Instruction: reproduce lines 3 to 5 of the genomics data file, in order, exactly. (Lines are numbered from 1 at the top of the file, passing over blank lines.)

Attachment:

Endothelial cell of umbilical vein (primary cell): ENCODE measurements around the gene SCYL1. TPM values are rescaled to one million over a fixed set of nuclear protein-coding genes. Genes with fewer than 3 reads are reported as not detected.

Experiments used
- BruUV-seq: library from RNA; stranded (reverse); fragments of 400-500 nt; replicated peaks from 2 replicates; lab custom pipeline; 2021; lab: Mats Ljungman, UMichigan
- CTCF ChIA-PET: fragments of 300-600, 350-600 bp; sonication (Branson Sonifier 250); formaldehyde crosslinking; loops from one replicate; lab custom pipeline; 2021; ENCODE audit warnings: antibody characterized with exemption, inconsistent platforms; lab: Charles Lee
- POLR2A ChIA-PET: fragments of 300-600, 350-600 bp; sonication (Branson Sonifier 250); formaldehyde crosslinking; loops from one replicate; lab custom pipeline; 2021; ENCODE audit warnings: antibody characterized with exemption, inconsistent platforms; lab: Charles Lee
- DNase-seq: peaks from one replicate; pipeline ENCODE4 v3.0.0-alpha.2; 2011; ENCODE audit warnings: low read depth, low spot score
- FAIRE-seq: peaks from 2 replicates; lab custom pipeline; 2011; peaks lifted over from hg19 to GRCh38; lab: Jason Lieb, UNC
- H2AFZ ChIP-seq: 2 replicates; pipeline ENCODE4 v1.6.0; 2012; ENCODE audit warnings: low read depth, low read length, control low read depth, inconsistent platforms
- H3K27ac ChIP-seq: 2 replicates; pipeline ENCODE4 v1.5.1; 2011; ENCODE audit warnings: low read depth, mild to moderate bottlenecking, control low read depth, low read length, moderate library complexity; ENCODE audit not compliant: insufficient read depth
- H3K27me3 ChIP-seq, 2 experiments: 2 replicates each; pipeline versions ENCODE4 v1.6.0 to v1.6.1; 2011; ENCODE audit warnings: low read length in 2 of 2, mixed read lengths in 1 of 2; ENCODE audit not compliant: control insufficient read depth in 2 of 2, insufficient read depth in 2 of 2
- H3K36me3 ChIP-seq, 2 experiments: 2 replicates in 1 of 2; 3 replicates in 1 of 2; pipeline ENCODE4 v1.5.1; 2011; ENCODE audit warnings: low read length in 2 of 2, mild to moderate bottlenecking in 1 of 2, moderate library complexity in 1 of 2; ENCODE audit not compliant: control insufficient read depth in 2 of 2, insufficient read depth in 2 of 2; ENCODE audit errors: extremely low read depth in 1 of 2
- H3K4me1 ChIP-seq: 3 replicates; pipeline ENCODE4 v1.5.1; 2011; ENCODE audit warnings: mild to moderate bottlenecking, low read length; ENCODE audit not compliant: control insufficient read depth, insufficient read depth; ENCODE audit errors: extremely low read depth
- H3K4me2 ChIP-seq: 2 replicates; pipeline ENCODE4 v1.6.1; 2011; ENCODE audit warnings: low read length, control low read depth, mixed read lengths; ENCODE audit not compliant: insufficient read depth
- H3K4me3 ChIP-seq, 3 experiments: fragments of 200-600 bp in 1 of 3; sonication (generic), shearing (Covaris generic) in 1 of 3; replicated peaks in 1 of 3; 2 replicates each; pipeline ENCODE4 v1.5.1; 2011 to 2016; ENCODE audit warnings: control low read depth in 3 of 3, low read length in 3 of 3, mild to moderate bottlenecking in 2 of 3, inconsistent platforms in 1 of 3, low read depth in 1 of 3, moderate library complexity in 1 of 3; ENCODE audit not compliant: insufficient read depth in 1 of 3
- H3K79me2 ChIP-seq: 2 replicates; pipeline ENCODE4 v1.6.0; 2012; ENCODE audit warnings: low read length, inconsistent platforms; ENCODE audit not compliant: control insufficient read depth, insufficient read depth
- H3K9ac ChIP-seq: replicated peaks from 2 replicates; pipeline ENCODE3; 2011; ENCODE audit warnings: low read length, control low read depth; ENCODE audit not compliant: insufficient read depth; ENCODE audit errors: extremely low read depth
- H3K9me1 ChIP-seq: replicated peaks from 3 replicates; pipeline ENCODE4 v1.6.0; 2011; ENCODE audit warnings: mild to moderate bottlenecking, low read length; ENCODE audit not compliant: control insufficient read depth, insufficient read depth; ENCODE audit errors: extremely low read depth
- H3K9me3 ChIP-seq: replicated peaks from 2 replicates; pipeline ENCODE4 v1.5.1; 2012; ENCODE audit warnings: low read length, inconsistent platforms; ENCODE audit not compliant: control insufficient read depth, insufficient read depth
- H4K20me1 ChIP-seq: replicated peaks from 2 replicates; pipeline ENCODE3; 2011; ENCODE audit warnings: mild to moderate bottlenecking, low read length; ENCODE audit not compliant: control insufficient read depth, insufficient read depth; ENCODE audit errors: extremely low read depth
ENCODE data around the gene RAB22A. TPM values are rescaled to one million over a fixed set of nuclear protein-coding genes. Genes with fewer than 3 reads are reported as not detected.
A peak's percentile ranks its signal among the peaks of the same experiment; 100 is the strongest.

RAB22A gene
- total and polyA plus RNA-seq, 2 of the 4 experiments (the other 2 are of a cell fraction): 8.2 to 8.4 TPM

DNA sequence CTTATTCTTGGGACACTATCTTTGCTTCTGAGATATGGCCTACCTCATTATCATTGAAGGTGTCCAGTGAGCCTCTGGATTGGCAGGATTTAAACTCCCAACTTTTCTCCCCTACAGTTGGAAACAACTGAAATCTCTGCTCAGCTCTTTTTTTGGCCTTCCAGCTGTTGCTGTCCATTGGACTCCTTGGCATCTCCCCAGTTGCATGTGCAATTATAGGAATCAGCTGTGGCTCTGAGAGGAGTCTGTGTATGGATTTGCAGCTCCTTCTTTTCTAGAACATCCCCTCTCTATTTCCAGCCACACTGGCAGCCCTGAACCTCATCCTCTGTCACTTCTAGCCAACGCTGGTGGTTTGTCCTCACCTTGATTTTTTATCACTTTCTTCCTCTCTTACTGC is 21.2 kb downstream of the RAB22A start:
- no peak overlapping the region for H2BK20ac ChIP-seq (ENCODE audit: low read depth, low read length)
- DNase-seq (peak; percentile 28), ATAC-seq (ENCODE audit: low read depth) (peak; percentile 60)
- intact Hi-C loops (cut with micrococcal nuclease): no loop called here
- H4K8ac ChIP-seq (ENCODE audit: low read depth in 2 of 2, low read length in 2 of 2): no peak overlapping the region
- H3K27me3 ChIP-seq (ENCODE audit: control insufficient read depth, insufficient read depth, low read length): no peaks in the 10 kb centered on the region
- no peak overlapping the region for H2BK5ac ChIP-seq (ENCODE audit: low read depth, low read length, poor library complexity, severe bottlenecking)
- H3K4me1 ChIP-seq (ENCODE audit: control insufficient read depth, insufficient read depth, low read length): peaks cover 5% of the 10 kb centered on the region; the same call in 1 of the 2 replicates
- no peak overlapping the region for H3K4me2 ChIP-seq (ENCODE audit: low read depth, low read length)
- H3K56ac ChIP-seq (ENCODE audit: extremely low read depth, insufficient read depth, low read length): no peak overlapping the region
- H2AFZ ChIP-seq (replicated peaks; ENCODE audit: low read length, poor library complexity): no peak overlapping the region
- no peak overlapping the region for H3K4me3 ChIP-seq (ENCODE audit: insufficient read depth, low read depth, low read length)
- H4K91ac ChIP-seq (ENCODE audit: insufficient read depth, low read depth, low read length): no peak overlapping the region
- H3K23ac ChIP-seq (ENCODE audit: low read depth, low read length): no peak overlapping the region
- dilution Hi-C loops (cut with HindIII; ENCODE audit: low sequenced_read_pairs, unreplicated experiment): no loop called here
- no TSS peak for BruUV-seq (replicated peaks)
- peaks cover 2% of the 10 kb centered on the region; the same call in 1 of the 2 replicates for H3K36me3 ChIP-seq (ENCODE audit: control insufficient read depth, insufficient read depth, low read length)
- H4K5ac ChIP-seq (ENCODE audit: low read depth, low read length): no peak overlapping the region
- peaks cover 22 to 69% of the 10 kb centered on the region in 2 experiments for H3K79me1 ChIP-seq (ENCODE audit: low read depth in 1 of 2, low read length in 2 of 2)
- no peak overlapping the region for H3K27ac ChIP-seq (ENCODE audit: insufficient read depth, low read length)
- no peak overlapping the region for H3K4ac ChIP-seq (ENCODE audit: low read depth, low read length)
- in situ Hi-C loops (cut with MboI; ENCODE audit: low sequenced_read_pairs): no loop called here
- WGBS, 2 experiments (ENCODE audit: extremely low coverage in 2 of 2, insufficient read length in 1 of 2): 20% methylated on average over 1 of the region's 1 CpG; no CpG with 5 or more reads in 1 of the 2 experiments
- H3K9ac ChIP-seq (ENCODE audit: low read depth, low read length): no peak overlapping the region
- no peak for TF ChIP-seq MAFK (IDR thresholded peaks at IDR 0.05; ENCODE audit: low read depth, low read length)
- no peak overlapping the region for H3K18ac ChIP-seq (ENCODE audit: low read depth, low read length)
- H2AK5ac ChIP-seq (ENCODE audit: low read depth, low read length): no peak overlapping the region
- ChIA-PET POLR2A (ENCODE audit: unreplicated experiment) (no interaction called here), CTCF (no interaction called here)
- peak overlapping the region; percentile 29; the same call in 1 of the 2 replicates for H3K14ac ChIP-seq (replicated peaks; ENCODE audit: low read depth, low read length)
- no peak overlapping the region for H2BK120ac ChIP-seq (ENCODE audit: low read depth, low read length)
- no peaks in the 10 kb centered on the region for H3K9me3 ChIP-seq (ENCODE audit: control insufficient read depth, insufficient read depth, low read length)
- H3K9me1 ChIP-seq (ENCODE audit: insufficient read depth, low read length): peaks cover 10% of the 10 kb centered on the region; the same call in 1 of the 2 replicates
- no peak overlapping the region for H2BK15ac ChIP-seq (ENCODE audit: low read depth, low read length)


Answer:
- BruUV-seq: library from RNA; stranded (reverse); fragments of 400-500 nt; replicated peaks from 2 replicates; lab custom pipeline; 2021; lab: Mats Ljungman, UMichigan
- CTCF ChIA-PET: fragments of 300-600, 350-600 bp; sonication (Branson Sonifier 250); formaldehyde crosslinking; loops from one replicate; lab custom pipeline; 2021; ENCODE audit warnings: antibody characterized with exemption, inconsistent platforms; lab: Charles Lee
- POLR2A ChIA-PET: fragments of 300-600, 350-600 bp; sonication (Branson Sonifier 250); formaldehyde crosslinking; loops from one replicate; lab custom pipeline; 2021; ENCODE audit warnings: antibody characterized with exemption, inconsistent platforms; lab: Charles Lee